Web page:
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Full-Text Articles in Philosophy of Mind

Vol 7 No 1 Contents Page Dec 2015

Vol 7 No 1 Contents Page

Comparative Philosophy

No abstract provided.


Vol 7 No 1 Information Page Dec 2015

Vol 7 No 1 Information Page

Comparative Philosophy

No abstract provided.


Vol 7 No 1 Cover Page Dec 2015

Vol 7 No 1 Cover Page

Comparative Philosophy

No abstract provided.


Articulating The World: Conceptual Understanding And The Scientific Image, Joseph Rouse Oct 2015

Articulating The World: Conceptual Understanding And The Scientific Image, Joseph Rouse

Joseph Rouse

The most difficult challenge for naturalists in philosophy is accounting for scientific understanding of nature as itself a scientifically intelligible natural phenomenon. This book advances naturalism with a novel response to this challenge, drawing upon the philosophy of scientific practice and interdisciplinary science studies, philosophical work on the normativity of conceptual understanding, and new developments in evolutionary biology. The book’s two parts develop complementary, mutually supporting revisions to familiar accounts of conceptual understanding and of Sellars’s “scientific image” of ourselves-in-the-world. The first part shows how language and scientific practices exemplify the evolutionary process of niche construction. Conceptual capacities ...


Department Of Philosophy Colloquium Series, University Of Maine Department Of Philosophy Oct 2015

Department Of Philosophy Colloquium Series, University Of Maine Department Of Philosophy

Cultural Affairs Distinguished Lecture Series

The Department of Philosophy Colloquium Series exposes students and other attendees to discussions of different philosophical topics and viewpoints. Two of the speakers this year will address environmental themes.


Presence-At-Hand, Eric Lyle Schultz May 2015

Presence-At-Hand, Eric Lyle Schultz

Graduate School of Art Theses

Abstract

The writing that follows is intended to provide a theoretical framework for the motives behind my practice. The primary concerns addressed are the reception, transmission, and physical shape of knowledge. I will discuss a human condition that exists as a byproduct of both the legacy of representation as well as the innate biology of the brain. I will argue that as a society we are governed by the residue of an extreme logic, and that this condition places severe margins on our potential for creative solutions. I will propose that our ability to create meaning is stifled by the ...


The Stakes Of Spinoza’S Language: A Moderate Necessitarian Understanding Of 'Ethics' And Spinoza’S Conception Of Freedom As Both Positive And Negative Liberty, Jeffrey J. Horvath Apr 2015

The Stakes Of Spinoza’S Language: A Moderate Necessitarian Understanding Of 'Ethics' And Spinoza’S Conception Of Freedom As Both Positive And Negative Liberty, Jeffrey J. Horvath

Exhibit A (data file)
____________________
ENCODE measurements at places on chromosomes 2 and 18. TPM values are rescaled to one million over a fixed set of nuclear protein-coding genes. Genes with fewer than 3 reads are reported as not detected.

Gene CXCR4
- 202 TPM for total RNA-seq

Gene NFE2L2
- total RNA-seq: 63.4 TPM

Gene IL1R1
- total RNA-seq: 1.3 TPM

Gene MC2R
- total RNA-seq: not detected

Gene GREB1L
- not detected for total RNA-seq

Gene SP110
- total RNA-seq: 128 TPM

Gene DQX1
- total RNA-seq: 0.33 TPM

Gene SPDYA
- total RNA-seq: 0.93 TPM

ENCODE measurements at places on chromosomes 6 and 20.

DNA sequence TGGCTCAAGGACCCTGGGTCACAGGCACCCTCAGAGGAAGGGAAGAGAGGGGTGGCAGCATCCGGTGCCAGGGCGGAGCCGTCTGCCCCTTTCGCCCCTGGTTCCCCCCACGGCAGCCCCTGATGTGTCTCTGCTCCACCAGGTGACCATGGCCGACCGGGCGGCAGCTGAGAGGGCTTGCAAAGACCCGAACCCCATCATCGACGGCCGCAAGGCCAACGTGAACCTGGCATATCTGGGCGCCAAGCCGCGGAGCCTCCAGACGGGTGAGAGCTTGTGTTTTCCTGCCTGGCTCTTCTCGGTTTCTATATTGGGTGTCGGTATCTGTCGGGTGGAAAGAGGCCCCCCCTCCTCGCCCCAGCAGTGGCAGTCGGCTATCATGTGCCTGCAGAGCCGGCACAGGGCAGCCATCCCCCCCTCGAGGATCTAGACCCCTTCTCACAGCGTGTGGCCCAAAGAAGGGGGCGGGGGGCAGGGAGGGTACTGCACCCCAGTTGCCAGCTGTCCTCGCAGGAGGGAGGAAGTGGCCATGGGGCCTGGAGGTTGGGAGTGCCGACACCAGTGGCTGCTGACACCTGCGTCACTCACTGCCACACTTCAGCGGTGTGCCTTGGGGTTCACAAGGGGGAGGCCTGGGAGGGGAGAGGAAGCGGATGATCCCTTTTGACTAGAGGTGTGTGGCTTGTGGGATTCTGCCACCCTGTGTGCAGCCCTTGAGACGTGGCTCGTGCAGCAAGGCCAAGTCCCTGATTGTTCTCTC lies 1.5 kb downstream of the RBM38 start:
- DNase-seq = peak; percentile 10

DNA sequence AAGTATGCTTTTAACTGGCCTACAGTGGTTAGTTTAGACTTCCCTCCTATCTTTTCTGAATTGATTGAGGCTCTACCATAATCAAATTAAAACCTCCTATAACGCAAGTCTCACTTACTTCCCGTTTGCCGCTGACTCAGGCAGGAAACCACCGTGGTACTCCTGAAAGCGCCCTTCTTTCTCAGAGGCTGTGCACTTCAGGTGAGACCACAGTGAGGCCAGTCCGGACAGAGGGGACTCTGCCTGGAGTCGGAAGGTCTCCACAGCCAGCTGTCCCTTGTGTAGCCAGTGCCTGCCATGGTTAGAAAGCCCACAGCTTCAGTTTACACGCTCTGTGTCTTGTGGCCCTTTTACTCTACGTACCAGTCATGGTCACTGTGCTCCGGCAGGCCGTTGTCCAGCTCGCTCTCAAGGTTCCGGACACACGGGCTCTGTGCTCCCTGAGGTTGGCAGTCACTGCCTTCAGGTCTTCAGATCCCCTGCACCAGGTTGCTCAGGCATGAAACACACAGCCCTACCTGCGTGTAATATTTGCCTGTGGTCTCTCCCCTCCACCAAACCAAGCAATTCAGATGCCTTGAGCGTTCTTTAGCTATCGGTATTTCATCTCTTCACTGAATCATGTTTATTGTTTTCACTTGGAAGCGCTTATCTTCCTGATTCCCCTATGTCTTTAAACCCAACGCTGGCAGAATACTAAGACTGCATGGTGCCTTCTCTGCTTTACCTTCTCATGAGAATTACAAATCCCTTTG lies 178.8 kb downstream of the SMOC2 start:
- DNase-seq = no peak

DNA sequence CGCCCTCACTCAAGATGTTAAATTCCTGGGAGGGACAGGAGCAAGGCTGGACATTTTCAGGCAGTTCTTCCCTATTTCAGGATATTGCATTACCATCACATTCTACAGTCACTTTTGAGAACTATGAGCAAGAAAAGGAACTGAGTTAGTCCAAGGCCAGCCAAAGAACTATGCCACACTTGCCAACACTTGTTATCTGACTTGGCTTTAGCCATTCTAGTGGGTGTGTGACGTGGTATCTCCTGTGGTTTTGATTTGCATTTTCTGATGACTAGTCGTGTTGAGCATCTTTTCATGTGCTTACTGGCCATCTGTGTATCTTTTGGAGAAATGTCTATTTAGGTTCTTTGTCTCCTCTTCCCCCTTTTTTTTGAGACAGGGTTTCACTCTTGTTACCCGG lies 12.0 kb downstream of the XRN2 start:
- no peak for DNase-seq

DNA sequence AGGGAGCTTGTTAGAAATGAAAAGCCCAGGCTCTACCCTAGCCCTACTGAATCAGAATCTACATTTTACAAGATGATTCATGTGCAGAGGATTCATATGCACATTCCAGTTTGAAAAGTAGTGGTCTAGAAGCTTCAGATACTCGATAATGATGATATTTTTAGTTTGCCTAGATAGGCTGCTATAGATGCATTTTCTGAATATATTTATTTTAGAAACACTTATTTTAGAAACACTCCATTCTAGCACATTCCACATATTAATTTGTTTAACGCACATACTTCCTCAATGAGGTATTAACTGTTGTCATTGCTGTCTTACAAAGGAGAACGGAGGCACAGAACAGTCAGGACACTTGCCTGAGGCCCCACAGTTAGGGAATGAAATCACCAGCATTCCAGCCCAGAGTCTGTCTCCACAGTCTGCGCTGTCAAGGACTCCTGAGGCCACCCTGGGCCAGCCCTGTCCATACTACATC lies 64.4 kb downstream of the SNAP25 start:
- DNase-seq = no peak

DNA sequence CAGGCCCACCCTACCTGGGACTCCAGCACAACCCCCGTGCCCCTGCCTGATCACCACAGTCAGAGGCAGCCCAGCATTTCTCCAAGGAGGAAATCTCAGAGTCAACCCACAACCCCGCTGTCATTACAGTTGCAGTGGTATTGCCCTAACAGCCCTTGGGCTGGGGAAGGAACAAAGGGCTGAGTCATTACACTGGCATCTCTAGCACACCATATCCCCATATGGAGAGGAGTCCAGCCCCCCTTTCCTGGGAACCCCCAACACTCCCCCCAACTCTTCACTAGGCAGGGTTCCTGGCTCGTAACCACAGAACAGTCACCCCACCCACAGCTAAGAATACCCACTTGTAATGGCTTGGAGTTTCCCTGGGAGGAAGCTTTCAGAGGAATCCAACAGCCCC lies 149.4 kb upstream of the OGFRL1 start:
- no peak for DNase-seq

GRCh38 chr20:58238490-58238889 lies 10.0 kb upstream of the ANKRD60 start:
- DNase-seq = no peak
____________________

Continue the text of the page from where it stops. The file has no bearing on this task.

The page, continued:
Student Publications

This paper explores different readings of Spinoza's "Ethics" with a specific focus on Spinoza's understanding of the relationship between infinite and finite modes in his constructed universe. These different readings suggest that Spinoza's conception of human freedom can be read both as examples of positive liberty and negative liberty.


The Lens Of Language, Eli Ridley Segal Jan 2015

The Lens Of Language, Eli Ridley Segal

Senior Projects Fall 2015

This project seeks to contextualize the iconic philosophical questions regarding skepticism, object existence, perception, and emotion, within the discourse of ordinary language philosophy. Aided by Wittgenstein, Austin, and Cavell, I argue for the non existence of objects-in-themselves. This provides the scaffolding for an examination of perception and emotion unhindered by a reliance on, or appeal to, the so-called 'objective world.' Recognizing the influence exerted by language over our conscious experience, I argue for an ordinary-language formulation of embodied cognition. With this in mind, I demonstrate the philosophical implications of such a picture through the canonical problem of 'other minds.' Ultimately ...


Humorous Developments: Ridicule, Recognition, And The Development Of Agency, Kevin Andrew Afflerbach Jan 2015

Humorous Developments: Ridicule, Recognition, And The Development Of Agency, Kevin Andrew Afflerbach

UNF Graduate Theses and Dissertations

In this thesis I examine various theories of humor to establish an account of the functional roles of humor in social interaction and agentive development. These roles are integrated into a view of agency developed by G.H. Mead, and further refined by the recognition theory of Axel Honneth. The core thesis is: Humor is under-examined as an aspect of human interaction, because it plays such an integral role in individual agency and social development. Understanding how humor works helps to explain how agents are formed through the internalization of the expectations of others via processes of recognition, either positively ...